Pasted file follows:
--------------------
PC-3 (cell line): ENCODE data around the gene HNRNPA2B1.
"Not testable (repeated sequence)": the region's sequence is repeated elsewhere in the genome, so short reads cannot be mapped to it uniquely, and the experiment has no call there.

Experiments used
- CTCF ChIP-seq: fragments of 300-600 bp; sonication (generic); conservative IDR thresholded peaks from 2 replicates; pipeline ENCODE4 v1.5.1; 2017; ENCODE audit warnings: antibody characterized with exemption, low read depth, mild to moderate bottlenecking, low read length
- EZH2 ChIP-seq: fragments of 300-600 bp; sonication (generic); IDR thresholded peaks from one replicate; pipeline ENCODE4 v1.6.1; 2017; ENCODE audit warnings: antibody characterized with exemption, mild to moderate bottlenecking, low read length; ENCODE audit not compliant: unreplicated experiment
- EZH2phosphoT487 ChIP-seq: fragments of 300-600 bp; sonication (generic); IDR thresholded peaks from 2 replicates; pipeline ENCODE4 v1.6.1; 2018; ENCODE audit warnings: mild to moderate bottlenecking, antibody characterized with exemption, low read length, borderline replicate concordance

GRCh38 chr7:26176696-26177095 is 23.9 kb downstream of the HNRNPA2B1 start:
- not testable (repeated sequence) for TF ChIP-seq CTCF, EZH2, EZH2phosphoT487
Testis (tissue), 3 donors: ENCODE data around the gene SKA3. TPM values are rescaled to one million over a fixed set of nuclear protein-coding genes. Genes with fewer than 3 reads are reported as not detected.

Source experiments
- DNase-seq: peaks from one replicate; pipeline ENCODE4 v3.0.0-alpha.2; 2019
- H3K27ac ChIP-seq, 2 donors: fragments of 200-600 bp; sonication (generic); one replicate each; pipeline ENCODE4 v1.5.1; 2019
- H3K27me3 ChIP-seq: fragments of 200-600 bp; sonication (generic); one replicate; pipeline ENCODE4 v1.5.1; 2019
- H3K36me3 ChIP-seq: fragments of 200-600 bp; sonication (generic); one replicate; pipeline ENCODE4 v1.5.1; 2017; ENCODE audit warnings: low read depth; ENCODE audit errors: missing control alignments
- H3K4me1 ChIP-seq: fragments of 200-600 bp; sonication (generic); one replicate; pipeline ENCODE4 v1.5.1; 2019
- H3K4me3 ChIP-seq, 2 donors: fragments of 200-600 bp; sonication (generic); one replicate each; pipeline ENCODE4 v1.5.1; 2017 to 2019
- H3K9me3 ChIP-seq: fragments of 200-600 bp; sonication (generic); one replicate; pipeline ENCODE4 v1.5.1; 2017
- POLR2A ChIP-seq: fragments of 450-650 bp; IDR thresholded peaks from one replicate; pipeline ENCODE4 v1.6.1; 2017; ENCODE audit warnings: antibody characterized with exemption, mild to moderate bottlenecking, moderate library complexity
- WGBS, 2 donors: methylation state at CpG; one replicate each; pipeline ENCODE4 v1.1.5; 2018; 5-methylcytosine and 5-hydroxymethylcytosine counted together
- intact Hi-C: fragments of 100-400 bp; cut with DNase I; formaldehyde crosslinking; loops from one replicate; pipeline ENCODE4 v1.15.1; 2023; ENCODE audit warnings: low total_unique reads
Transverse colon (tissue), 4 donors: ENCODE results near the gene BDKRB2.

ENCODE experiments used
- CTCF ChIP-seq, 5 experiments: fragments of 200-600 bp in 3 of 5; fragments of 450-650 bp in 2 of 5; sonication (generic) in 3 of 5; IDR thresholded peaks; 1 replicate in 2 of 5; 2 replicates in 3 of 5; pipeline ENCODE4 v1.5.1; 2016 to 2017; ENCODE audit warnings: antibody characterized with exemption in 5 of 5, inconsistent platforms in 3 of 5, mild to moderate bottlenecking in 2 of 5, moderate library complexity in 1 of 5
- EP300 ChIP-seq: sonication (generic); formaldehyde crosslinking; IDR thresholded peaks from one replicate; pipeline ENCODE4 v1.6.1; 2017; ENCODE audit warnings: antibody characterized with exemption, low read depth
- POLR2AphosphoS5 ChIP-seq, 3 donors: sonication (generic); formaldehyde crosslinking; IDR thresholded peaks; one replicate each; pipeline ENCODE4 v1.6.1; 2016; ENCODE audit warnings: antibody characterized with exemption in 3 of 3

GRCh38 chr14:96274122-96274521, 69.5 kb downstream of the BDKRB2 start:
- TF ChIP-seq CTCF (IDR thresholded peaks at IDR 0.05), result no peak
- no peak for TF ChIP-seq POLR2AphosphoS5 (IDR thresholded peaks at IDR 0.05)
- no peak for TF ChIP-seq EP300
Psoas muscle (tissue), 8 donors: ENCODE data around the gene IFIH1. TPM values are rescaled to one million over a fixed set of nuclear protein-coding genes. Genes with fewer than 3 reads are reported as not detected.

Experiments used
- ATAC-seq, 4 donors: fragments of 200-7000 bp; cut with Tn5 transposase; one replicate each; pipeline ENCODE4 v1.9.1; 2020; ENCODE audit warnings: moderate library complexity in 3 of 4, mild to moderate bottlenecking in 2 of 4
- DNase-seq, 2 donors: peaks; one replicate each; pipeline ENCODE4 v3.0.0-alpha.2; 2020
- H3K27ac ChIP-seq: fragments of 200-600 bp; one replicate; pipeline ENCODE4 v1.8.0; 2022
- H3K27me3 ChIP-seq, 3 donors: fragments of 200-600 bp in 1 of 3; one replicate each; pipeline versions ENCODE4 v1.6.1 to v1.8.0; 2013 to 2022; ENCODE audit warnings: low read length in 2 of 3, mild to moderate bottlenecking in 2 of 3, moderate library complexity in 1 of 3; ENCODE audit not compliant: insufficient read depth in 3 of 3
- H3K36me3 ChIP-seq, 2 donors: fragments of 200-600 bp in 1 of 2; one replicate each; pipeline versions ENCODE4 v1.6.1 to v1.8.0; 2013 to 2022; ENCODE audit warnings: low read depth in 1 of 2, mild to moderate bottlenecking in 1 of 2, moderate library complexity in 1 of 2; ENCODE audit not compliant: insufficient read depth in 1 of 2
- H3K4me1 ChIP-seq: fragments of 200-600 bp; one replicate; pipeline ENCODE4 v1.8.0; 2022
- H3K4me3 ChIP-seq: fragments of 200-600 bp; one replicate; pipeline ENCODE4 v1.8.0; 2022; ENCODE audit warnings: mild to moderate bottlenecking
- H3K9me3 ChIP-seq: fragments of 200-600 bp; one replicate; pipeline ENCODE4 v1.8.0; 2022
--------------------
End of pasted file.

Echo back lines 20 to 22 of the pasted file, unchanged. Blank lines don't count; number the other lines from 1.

- intact Hi-C: fragments of 100-400 bp; cut with DNase I; formaldehyde crosslinking; loops from one replicate; pipeline ENCODE4 v1.15.1; 2023; ENCODE audit warnings: low total_unique reads
Transverse colon (tissue), 4 donors: ENCODE results near the gene BDKRB2.

ENCODE experiments used